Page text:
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Automating the Paris Subway (A) Net Present Value (NPV) / MBA Resources

Introduction to Net Present Value (NPV) - What is Net Present Value (NPV) ? How it impacts financial decisions regarding project management?

NPV solution for Automating the Paris Subway (A) case study


At Oak Spring University, we provide corporate level professional Net Present Value (NPV) case study solution. Automating the Paris Subway (A) case study is a Harvard Business School (HBR) case study written by Michel Anteby, Elena Corsi, Emilie Billaud. The Automating the Paris Subway (A) (referred as “Subway Paris” from here on) case study provides evaluation & decision scenario in field of Leadership & Managing People. It also touches upon business topics such as - Value proposition, Collaboration, Conflict, Ethics, Innovation, Labor, Marketing, Operations management, Technology.

The net present value (NPV) of an investment proposal is the present value of the proposal’s net cash flows less the proposal’s initial cash outflow. If a project’s NPV is greater than or equal to zero, the project should be accepted.

NPV = Present Value of Future Cash Flows LESS Project’s Initial Investment




Case Description of Automating the Paris Subway (A) Case Study


In 2001, the head of the Paris Subway reflected on how to transform Line 1 into a driverless line without triggering a social conflict. After the shock of the 2000 Notre Dame de Lorette subway accident, in which a train derailed and caused 25 injuries in a Paris subway station, the state-owned Paris subway operator Regie Autonome des Transports Parisiens (RATP) decided to adopt new security measures and considered the opportunity to automate the oldest and the busiest line of the network. The Head of the Paris Subway, Serge Lagrange, believed that automating Line 1 would improve security as well as performance. However, the automation would bring about the downsizing of 219 drivers' positions. Lagrange had to figure out how to get the RATP employees on board, particularly drivers and trade unions. How could he convince them of the necessity to automate Line 1? How could he prevent the potentially major social conflict that might result from downsizing the drivers' positions?


Case Authors : Michel Anteby, Elena Corsi, Emilie Billaud

Topic : Leadership & Managing People

Related Areas : Collaboration, Conflict, Ethics, Innovation, Labor, Marketing, Operations management, Technology




Calculating Net Present Value (NPV) at 6% for Automating the Paris Subway (A) Case Study


Years              Cash Flow     Net Cash Flow     Cumulative    
Cash Flow
Discount Rate
@ 6 %
Discounted
Cash Flows
Year 0 (10025974) -10025974 - -
Year 1 3465339 -6560635 3465339 0.9434 3269188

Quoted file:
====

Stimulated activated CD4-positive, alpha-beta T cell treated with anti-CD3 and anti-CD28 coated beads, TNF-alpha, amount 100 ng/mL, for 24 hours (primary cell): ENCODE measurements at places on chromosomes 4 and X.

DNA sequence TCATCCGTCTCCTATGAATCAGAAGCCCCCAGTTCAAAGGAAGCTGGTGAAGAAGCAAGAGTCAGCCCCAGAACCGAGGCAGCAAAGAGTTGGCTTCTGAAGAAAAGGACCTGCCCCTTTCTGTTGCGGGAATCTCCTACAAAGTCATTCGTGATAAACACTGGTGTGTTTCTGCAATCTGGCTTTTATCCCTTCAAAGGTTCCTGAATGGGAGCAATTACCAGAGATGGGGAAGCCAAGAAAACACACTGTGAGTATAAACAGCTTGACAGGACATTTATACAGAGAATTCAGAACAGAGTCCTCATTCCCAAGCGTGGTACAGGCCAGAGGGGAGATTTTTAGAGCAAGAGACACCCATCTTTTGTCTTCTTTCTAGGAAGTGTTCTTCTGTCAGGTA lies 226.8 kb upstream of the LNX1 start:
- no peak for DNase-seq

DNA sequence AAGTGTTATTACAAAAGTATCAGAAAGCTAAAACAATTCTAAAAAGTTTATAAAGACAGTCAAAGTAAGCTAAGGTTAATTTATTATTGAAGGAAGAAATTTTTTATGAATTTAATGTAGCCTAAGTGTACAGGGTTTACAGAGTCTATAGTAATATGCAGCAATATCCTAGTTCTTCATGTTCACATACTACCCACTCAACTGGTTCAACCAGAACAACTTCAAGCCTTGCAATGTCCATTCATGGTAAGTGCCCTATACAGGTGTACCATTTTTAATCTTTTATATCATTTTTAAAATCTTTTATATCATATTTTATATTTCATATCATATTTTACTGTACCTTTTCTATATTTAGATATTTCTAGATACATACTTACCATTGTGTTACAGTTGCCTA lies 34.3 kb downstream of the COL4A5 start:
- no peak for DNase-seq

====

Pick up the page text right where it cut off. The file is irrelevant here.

Year 2 3962875 -2597760 7428214 0.89 3526945
Year 3 3942944 1345184 11371158 0.8396 3310572
Year 4 3224235 4569419 14595393 0.7921 2553896
TOTAL 14595393 12660600


The Net Present Value at 6% discount rate is 2634626

In isolation the NPV number doesn't mean much but put in right context then it is one of the best method to evaluate project returns. In this article we will cover -

Different methods of capital budgeting


What is NPV & Formula of NPV,
How it is calculated,
How to use NPV number for project evaluation, and
Scenario Planning given risks and management priorities.




Capital Budgeting Approaches

Methods of Capital Budgeting


There are four types of capital budgeting techniques that are widely used in the corporate world –

1. Net Present Value
2. Profitability Index
3. Payback Period
4. Internal Rate of Return

Apart from the Payback period method which is an additive method, rest of the methods are based on Discounted Cash Flow technique. Even though cash flow can be calculated based on the nature of the project, for the simplicity of the article we are assuming that all the expected cash flows are realized at the end of the year.

Discounted Cash Flow approaches provide a more objective basis for evaluating and selecting investment projects. They take into consideration both –

1. Magnitude of both incoming and outgoing cash flows – Projects can be capital intensive, time intensive, or both. Subway Paris shareholders have preference for diversified projects investment rather than prospective high income from a single capital intensive project.
2. Timing of the expected cash flows – stockholders of Subway Paris have higher preference for cash returns over 4-5 years rather than 10-15 years given the nature of the volatility in the industry.




Formula and Steps to Calculate Net Present Value (NPV) of Automating the Paris Subway (A)

NPV = Net Cash In Flowt1 / (1+r)t1 + Net Cash In Flowt2 / (1+r)t2 + … Net Cash In Flowtn / (1+r)tn
Less Net Cash Out Flowt0 / (1+r)t0

Where t = time period, in this case year 1, year 2 and so on.
r = discount rate or return that could be earned using other safe proposition such as fixed deposit or treasury bond rate. Net Cash In Flow – What the firm will get each year.